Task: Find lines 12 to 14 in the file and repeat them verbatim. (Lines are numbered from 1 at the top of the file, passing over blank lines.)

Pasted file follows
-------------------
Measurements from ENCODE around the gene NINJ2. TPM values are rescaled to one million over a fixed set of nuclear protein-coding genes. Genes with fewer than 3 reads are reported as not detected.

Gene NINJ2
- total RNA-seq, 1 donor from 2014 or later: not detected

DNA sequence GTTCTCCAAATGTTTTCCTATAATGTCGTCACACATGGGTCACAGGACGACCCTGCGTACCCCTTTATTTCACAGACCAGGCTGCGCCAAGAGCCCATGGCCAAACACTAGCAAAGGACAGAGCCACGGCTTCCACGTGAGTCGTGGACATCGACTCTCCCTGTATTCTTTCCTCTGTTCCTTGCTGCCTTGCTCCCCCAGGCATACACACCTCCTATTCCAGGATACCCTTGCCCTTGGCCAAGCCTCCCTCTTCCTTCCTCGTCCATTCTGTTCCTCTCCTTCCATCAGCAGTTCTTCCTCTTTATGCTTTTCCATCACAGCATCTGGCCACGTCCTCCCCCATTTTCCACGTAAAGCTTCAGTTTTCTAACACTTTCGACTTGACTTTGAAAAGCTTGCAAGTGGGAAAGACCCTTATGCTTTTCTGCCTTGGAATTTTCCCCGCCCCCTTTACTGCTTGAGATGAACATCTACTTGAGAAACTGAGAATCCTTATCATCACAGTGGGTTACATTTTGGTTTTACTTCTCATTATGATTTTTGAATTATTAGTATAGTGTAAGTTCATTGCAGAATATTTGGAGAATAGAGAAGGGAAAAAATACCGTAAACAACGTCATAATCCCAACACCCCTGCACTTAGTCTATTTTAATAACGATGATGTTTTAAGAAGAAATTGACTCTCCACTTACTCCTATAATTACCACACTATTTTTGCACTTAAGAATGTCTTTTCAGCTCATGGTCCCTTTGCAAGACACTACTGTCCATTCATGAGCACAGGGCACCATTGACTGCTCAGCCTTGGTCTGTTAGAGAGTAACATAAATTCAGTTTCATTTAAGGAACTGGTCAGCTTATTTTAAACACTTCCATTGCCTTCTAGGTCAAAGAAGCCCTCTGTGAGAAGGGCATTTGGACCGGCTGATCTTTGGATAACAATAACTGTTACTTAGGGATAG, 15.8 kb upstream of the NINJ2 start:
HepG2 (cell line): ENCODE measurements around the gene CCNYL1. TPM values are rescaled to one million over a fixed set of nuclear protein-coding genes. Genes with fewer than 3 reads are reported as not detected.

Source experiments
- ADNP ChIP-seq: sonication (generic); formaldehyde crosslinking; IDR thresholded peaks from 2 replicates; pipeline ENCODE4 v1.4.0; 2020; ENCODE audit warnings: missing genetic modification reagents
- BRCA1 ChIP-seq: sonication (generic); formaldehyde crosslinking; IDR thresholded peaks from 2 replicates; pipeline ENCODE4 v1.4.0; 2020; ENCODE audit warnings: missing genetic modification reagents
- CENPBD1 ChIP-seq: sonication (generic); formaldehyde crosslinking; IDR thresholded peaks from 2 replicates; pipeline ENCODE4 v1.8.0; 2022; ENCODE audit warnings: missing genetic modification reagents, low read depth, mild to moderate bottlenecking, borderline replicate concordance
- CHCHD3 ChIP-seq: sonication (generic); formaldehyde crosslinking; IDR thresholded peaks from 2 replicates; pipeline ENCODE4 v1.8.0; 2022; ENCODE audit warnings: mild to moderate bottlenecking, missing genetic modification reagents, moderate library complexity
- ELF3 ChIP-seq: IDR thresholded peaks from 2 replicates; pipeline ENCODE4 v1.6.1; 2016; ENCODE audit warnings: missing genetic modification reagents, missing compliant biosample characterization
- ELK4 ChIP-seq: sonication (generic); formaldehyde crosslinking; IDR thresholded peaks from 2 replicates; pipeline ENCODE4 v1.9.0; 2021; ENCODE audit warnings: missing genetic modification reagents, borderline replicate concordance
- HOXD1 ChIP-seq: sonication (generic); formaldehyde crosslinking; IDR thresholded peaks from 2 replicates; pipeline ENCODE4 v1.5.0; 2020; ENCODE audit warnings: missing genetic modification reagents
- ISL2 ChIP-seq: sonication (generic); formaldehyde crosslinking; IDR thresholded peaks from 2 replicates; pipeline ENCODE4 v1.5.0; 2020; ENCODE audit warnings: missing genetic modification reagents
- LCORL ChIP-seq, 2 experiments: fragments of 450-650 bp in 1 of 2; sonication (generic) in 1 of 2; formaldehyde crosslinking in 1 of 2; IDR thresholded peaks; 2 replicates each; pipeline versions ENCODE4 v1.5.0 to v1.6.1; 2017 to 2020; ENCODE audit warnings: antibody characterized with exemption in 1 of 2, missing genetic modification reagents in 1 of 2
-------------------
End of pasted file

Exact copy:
- ELK4 ChIP-seq: sonication (generic); formaldehyde crosslinking; IDR thresholded peaks from 2 replicates; pipeline ENCODE4 v1.9.0; 2021; ENCODE audit warnings: missing genetic modification reagents, borderline replicate concordance
- HOXD1 ChIP-seq: sonication (generic); formaldehyde crosslinking; IDR thresholded peaks from 2 replicates; pipeline ENCODE4 v1.5.0; 2020; ENCODE audit warnings: missing genetic modification reagents
- ISL2 ChIP-seq: sonication (generic); formaldehyde crosslinking; IDR thresholded peaks from 2 replicates; pipeline ENCODE4 v1.5.0; 2020; ENCODE audit warnings: missing genetic modification reagents